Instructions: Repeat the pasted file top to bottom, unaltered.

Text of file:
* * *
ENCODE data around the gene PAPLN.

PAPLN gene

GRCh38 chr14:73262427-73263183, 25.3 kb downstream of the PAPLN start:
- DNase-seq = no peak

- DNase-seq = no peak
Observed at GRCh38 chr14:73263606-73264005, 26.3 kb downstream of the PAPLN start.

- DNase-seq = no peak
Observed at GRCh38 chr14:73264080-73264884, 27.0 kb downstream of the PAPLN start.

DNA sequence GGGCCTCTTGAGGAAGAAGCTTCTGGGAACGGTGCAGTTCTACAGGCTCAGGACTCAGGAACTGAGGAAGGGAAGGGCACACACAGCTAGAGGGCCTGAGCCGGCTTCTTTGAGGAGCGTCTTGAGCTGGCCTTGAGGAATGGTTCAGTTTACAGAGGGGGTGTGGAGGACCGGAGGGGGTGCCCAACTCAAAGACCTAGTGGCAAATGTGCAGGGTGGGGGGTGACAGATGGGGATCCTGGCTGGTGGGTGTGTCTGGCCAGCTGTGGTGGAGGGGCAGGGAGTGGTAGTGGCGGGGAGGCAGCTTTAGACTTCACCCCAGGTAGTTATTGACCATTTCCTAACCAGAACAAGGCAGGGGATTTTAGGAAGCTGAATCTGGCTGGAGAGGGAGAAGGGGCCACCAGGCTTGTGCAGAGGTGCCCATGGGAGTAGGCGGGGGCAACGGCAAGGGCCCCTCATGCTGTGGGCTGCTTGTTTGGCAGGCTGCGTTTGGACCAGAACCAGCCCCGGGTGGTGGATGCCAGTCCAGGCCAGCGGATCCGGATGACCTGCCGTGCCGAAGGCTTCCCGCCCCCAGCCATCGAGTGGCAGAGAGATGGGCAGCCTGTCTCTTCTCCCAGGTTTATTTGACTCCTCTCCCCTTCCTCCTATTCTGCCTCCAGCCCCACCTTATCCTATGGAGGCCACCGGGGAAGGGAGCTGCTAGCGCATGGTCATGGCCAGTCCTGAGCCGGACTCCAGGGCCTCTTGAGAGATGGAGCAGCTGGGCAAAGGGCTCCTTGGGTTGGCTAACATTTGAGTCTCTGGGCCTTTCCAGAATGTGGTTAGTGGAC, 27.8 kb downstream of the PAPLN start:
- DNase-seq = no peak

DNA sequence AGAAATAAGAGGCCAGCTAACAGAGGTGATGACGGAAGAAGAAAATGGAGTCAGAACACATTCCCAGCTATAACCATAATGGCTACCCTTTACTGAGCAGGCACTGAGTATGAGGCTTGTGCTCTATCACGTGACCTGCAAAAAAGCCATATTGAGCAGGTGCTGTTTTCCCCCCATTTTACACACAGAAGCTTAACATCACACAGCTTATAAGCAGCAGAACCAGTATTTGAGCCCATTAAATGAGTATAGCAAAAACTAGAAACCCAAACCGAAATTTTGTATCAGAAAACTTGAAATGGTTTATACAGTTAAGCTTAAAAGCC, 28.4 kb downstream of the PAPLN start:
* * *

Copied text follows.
ENCODE data around the gene PAPLN.

PAPLN gene

GRCh38 chr14:73262427-73263183, 25.3 kb downstream of the PAPLN start:
- DNase-seq = no peak

- DNase-seq = no peak
Observed at GRCh38 chr14:73263606-73264005, 26.3 kb downstream of the PAPLN start.

- DNase-seq = no peak
Observed at GRCh38 chr14:73264080-73264884, 27.0 kb downstream of the PAPLN start.

DNA sequence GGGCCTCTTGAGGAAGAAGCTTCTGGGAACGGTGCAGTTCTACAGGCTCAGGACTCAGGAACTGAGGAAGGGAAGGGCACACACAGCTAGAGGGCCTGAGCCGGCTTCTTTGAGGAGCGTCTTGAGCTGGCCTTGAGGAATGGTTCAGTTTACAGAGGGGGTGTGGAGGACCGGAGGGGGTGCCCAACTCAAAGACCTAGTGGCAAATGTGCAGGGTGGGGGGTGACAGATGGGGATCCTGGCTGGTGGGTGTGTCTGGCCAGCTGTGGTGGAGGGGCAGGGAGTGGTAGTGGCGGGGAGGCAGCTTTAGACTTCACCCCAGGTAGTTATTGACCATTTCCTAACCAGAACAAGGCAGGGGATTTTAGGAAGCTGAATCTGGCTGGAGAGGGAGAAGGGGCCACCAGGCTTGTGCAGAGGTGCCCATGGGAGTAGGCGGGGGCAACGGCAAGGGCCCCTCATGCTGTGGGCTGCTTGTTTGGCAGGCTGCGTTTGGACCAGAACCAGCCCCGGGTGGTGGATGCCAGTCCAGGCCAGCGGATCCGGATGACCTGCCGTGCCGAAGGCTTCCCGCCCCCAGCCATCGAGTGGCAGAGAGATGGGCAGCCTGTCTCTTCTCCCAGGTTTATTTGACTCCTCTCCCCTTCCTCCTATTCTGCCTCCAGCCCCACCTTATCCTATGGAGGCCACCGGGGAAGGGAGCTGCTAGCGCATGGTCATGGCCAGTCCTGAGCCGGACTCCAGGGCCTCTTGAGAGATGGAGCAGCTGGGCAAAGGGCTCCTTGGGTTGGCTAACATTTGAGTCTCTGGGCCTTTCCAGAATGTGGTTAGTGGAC, 27.8 kb downstream of the PAPLN start:
- DNase-seq = no peak

DNA sequence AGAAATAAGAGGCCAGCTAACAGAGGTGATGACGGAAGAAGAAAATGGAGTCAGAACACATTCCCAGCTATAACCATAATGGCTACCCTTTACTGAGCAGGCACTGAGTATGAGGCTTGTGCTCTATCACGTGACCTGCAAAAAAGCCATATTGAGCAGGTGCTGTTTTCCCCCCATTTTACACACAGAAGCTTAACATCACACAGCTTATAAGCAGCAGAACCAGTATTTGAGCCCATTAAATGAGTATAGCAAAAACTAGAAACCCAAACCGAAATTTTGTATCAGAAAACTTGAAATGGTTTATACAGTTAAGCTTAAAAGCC, 28.4 kb downstream of the PAPLN start: